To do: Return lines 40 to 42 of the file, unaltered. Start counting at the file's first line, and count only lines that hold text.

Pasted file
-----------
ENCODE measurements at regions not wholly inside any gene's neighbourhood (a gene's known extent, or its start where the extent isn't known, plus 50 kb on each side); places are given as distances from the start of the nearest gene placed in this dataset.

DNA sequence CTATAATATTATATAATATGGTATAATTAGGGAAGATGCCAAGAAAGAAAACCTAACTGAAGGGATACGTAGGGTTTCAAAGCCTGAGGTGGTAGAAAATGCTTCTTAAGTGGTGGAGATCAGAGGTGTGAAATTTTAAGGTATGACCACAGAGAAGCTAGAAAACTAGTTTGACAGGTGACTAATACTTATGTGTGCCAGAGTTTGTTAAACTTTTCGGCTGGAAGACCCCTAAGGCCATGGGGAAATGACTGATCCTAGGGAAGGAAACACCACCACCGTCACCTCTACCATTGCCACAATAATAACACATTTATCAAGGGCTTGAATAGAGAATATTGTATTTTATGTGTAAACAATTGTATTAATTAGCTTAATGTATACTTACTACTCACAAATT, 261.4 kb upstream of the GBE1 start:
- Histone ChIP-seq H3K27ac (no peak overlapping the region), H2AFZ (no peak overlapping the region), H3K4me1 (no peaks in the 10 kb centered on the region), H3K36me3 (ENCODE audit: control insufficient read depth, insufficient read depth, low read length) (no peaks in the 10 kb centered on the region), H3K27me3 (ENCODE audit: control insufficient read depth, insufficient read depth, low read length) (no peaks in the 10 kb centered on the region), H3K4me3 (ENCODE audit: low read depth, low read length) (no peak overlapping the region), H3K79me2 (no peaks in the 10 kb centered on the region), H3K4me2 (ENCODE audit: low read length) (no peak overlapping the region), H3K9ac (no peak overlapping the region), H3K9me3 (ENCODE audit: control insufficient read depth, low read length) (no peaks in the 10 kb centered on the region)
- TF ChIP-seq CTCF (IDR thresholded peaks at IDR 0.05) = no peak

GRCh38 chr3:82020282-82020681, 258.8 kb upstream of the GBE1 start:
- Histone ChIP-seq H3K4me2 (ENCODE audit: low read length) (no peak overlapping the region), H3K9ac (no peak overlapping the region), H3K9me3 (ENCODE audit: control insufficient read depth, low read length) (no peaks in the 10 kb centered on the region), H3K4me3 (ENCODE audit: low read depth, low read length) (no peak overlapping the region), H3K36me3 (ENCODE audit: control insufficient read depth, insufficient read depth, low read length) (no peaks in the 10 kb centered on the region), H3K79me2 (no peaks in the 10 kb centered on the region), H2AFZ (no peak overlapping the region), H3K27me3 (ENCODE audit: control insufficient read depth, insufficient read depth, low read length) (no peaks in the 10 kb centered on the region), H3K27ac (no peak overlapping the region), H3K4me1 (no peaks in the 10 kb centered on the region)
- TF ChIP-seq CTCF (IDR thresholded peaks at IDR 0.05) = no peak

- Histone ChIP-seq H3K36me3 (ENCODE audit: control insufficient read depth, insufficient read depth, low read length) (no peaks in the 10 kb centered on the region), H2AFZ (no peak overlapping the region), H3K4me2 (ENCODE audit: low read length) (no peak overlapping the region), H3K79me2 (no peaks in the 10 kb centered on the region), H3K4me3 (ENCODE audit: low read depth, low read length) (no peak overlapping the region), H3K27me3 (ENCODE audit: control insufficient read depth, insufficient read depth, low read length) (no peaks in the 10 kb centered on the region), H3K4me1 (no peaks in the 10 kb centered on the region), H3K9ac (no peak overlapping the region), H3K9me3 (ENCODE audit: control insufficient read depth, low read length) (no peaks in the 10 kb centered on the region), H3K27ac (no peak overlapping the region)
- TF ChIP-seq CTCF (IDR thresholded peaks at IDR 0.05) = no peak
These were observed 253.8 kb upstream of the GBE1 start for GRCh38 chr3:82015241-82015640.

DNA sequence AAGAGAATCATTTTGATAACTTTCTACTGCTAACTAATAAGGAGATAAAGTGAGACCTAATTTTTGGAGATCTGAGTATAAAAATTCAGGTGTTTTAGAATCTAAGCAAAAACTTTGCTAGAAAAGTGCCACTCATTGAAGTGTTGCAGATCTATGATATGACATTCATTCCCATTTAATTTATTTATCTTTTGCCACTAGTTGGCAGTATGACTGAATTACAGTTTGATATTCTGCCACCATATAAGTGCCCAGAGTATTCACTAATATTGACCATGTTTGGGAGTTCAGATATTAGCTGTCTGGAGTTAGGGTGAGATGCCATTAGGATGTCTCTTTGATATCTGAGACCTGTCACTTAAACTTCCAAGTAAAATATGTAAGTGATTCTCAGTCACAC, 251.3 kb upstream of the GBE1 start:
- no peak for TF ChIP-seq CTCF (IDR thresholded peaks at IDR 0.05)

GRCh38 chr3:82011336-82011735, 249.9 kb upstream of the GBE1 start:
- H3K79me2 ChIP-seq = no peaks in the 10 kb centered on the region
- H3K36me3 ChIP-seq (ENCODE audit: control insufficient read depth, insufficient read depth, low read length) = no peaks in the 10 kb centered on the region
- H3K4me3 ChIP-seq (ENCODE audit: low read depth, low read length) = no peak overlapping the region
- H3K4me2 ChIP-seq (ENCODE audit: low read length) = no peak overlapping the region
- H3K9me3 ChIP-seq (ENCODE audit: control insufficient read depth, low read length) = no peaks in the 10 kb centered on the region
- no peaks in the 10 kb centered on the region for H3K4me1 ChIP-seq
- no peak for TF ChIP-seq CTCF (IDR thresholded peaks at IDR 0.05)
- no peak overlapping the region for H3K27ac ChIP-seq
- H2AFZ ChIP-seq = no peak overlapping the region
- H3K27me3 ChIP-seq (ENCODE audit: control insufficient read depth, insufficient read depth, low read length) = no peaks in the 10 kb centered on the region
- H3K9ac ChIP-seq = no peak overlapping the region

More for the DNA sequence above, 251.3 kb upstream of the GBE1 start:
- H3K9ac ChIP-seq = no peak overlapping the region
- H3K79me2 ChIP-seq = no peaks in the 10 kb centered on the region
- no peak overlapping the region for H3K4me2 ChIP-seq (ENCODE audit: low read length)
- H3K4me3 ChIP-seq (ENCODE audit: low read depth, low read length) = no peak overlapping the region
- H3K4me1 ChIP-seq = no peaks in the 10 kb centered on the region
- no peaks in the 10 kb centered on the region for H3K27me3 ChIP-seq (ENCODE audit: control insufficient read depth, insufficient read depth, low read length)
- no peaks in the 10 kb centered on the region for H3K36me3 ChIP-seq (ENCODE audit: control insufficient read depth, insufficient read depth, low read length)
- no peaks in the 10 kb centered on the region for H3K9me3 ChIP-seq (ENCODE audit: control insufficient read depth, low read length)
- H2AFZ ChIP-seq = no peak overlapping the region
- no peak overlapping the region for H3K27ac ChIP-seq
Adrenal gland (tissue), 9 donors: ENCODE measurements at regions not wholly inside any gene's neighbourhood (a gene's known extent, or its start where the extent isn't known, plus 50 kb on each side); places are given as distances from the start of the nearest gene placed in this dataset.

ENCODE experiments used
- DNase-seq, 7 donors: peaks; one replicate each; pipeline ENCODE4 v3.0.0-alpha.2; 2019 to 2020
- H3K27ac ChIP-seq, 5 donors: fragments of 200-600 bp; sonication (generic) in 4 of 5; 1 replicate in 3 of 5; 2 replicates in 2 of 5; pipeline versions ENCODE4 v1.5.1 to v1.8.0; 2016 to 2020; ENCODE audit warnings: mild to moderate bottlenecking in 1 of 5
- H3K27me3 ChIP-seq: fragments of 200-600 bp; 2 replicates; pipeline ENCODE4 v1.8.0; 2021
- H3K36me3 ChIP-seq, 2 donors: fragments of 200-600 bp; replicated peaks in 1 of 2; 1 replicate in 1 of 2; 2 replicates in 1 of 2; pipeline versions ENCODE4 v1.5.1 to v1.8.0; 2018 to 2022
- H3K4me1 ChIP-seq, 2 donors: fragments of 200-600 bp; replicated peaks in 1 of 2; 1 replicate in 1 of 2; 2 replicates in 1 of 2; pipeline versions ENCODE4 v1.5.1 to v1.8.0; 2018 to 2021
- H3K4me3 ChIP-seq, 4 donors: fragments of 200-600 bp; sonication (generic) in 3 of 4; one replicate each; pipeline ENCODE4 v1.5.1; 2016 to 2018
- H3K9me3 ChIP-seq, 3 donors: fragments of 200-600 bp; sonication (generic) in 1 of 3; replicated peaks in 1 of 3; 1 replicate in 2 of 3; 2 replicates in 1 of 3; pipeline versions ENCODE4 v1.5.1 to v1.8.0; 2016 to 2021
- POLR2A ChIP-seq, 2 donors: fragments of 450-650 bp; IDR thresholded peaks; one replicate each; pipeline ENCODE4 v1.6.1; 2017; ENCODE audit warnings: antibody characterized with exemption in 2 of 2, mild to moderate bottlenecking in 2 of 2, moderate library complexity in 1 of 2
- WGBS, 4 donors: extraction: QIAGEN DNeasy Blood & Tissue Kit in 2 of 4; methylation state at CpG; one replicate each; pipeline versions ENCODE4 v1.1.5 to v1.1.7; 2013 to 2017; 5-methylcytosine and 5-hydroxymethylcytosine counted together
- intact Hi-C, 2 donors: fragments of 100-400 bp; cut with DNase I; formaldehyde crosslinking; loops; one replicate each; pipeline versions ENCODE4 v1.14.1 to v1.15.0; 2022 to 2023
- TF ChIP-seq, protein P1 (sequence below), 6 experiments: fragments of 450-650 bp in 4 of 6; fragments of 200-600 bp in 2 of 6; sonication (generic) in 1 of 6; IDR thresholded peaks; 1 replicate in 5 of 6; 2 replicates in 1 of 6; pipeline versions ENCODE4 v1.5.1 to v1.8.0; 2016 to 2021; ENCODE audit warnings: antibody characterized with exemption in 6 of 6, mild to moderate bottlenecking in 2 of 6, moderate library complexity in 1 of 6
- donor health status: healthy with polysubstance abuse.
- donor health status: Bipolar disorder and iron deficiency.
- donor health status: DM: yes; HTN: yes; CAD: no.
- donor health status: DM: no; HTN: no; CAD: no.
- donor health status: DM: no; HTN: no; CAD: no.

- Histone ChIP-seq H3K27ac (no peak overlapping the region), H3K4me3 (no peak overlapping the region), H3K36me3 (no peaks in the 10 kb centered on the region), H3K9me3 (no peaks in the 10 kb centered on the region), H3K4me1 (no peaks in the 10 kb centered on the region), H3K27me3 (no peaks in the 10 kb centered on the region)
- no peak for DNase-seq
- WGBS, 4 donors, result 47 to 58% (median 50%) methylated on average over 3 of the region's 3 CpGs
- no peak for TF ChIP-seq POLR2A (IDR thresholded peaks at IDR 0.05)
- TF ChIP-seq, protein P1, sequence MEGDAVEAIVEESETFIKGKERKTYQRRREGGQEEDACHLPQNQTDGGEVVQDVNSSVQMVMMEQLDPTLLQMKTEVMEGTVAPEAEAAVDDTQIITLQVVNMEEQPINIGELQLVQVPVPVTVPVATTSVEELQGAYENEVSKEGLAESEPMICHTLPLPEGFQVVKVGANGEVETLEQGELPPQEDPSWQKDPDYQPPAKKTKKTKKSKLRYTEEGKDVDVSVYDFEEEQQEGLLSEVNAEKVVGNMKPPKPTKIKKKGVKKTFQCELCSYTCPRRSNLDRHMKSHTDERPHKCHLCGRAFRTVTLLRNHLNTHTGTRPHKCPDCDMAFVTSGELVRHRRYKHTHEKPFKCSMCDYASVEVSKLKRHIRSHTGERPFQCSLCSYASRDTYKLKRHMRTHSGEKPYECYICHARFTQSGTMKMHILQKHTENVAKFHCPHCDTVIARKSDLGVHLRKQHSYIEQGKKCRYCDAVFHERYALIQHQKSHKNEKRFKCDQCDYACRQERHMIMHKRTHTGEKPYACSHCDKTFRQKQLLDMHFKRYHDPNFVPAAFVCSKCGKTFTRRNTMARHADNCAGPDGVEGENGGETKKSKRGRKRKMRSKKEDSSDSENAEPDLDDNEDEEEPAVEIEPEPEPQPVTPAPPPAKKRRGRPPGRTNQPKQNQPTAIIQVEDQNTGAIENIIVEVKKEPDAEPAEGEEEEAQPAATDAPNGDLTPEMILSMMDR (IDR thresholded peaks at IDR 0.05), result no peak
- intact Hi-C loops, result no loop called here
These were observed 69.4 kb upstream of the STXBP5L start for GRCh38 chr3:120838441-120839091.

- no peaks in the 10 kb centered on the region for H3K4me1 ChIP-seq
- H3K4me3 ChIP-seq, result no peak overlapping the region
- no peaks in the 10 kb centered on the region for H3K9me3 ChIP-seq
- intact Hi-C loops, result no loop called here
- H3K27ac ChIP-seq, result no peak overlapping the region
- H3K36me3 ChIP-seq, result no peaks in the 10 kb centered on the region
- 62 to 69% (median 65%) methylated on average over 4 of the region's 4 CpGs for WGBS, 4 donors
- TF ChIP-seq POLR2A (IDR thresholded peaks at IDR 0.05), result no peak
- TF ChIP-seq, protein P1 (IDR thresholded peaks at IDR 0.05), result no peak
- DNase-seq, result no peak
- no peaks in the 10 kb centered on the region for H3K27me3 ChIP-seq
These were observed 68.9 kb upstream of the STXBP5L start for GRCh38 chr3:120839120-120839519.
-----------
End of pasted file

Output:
- H3K27me3 ChIP-seq: fragments of 200-600 bp; 2 replicates; pipeline ENCODE4 v1.8.0; 2021
- H3K36me3 ChIP-seq, 2 donors: fragments of 200-600 bp; replicated peaks in 1 of 2; 1 replicate in 1 of 2; 2 replicates in 1 of 2; pipeline versions ENCODE4 v1.5.1 to v1.8.0; 2018 to 2022
- H3K4me1 ChIP-seq, 2 donors: fragments of 200-600 bp; replicated peaks in 1 of 2; 1 replicate in 1 of 2; 2 replicates in 1 of 2; pipeline versions ENCODE4 v1.5.1 to v1.8.0; 2018 to 2021